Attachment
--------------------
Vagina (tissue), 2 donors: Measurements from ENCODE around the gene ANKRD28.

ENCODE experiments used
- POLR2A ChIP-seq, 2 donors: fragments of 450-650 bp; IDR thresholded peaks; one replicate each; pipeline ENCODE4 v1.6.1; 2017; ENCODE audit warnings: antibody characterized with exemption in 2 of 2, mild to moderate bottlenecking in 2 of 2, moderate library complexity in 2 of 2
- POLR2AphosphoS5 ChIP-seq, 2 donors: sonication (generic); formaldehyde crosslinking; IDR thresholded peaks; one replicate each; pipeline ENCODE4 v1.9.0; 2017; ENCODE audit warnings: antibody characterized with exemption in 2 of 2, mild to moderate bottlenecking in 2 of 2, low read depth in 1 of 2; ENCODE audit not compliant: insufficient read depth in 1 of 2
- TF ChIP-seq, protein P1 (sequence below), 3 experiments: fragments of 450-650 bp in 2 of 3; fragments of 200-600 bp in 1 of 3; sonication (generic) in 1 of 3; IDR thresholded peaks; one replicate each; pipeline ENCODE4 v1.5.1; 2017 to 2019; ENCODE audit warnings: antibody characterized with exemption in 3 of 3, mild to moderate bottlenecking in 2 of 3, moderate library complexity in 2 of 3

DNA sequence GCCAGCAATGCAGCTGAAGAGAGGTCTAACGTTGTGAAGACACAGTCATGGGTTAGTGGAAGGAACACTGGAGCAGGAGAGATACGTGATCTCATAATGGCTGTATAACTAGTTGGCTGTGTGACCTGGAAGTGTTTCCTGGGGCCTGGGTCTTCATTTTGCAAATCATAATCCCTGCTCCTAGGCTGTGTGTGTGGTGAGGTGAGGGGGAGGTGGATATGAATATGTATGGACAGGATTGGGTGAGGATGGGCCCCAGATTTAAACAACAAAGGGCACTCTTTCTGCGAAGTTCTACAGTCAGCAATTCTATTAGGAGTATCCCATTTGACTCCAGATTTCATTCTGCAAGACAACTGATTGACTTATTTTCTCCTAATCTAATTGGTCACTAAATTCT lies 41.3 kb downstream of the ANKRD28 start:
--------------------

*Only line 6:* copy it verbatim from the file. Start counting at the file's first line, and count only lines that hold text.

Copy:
DNA sequence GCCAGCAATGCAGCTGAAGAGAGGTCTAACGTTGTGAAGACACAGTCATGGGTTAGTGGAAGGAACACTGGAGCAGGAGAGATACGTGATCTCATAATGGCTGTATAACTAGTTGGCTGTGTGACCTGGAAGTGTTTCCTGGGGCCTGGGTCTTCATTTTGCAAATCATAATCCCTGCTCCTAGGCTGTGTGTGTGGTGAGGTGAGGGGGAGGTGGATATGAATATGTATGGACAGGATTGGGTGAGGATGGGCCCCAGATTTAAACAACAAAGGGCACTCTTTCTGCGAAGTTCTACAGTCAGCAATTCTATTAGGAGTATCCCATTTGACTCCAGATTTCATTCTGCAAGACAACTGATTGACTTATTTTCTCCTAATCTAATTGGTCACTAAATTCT lies 41.3 kb downstream of the ANKRD28 start: